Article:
Modernizing the overseas voting process is a continuing process but considerable progress has been made in the past year thanks, in large part, to the concerted efforts of organizations like AARO, FAWCO, ACA and Overseas Vote Foundation and to the large and influential military-related organizations representing active duty personnel, veterans and military families. Special thanks are due to the PEW Charitable Trust which has provided the leadership and sponsorship to bring these organizations together in a way that makes their voices even more powerful.

There’s no time like the present to REGISTER TO VOTE!

Once again this year, thanks to Overseas Vote Foundation, military and overseas voters can register to vote and request their ballots using the latest secure and user-friendly technology and benefiting from access to OVF’s continuously updated state-specific voter information.  OVF has, since 2007, hosted the only non-partisan, non-governmental voter registration website and in 2014, it’s better than ever.

Voters in the equivalent of the 26th state (6.32 million overseas Americans, according to the State Department) can go straight to to:

  1. register to vote and request an absentee ballot
  2. request an emergency Federal Write-in Absentee Ballot if their own ballot arrives late
  3. get state-specific information about eligibility and deadlines
  4. find full contact details for their own election official

Read more: There’s no time like the present to REGISTER TO VOTE!


Study shows improvements in the overseas voting process

According to the 2012 post-election survey conducted by the Overseas Vote Foundation (OVF), the overseas voting process was clearly improved in the first full federal election since passage of the Military and Overseas Voter Empowerment (MOVE) Act of 2009.

An article by Brian Knowlton in the New York Times showed that while a little over 20% of UOCAVA* voters were still unable to vote due to ballots that were late or not received, increased use of technology by both voters and elections officials did make the difference for many voters.  More than half, for example, received their blank ballot electronically.  Ironically, it was technicological glitches that thwarted some voters but election officials, vendors and those who provide voters with voting materials are working to fix those before the next test in 2014…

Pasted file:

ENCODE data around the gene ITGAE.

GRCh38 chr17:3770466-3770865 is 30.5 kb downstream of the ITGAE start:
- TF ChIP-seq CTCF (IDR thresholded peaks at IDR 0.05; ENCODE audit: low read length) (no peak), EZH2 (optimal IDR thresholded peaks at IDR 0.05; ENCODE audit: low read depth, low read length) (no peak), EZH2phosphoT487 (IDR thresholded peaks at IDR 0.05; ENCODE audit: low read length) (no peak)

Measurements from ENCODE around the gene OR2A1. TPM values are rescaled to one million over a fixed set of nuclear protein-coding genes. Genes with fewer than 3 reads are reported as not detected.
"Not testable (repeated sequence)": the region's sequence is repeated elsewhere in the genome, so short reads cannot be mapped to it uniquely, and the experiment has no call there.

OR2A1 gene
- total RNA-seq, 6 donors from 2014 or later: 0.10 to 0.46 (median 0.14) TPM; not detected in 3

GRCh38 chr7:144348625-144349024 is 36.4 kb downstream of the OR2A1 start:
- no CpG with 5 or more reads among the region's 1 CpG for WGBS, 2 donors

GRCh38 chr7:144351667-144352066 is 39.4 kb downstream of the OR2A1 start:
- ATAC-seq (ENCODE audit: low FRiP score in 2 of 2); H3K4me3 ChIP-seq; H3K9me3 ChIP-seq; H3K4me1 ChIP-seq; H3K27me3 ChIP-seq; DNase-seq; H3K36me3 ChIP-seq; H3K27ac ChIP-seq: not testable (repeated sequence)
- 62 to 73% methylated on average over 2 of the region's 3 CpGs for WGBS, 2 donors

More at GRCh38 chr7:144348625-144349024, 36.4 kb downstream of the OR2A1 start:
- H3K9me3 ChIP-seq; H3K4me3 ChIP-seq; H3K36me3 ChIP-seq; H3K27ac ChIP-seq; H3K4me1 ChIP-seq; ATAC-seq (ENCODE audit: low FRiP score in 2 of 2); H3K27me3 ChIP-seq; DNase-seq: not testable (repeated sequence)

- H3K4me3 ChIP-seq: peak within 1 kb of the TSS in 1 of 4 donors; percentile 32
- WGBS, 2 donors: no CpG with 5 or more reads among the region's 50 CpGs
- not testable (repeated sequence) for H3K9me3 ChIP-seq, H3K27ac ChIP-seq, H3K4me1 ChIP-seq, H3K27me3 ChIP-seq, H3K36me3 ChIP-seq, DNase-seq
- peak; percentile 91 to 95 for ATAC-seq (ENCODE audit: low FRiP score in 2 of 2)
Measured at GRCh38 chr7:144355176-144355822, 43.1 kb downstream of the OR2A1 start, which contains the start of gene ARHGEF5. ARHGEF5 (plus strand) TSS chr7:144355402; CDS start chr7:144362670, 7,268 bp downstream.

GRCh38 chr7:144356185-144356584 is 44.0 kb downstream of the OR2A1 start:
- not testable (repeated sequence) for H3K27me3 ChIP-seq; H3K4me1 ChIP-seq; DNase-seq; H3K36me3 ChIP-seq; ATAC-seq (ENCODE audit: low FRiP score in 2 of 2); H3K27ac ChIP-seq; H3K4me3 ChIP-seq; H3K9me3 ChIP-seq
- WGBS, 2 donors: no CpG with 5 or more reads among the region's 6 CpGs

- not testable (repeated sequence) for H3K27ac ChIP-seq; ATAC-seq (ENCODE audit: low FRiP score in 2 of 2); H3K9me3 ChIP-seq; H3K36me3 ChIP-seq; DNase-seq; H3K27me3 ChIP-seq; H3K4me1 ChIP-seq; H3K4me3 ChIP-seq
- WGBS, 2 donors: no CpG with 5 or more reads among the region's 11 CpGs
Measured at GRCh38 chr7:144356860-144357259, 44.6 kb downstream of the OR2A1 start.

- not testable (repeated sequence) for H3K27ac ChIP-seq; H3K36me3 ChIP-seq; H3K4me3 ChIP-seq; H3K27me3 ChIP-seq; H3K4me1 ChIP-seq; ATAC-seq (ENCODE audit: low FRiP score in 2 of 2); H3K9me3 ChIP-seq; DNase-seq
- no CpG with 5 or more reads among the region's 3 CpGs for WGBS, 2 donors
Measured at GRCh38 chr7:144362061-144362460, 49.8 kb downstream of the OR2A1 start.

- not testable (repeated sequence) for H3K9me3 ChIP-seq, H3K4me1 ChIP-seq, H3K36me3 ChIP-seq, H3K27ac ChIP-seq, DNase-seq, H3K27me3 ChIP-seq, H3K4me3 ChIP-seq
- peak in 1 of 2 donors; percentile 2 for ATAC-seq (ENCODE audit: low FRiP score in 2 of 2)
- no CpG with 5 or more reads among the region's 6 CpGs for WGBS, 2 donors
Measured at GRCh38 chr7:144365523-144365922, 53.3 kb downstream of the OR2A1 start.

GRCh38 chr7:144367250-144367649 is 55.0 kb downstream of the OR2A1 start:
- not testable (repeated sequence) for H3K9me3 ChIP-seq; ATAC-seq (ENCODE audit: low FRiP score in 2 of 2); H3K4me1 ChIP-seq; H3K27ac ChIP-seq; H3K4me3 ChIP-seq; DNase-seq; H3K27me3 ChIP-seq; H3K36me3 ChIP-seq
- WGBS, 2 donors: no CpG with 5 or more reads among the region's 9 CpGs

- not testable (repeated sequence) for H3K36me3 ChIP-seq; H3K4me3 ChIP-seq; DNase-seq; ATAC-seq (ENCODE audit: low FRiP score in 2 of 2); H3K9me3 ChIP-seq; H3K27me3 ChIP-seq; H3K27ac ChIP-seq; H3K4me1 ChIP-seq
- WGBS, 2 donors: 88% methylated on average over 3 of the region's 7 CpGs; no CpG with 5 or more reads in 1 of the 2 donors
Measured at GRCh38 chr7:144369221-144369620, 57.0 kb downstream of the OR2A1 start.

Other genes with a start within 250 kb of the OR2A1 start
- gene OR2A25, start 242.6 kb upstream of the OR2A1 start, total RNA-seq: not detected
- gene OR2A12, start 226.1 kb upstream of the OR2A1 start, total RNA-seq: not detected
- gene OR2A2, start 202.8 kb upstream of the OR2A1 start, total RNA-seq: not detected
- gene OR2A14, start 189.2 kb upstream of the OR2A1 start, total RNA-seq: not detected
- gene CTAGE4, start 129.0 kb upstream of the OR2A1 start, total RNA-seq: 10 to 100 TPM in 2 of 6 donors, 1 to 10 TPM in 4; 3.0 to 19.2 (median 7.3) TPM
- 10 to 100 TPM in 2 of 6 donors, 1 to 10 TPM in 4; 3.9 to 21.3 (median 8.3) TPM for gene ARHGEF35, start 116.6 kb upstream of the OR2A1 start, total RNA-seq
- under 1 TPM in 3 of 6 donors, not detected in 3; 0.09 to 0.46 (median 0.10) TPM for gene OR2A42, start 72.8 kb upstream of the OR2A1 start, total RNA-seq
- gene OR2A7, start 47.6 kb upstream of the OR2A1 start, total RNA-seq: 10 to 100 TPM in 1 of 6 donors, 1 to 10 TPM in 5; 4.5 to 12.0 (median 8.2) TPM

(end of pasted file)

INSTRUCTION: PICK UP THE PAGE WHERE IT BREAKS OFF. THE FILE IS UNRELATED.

Click here to see the full NYT article by Brian Knowlton.

* UOCAVA: Uniformed and Overseas Civilians Absentee Voting Act


Bill Calls for Bipartisan Commission on Issues Concerning Overseas Americans

On August 1, HR 6263 was introduced in the House of Representatives to create a bipartisan federal commission to study the impact of government policies on Americans living and working abroad and to make recommendations to Congress to improve drafting and implementation of policies concerning the overseas population.

Americans Abroad Caucus Chair Carolyn Maloney of New York and Representatives Mike Honda of California and Charles Rangel of New York have introduced the bill because, according to Congresswoman Maloney, the concerns of overseas Americans "about how their government interacts with them deserve to be heard – and paid attention to – here in Washington."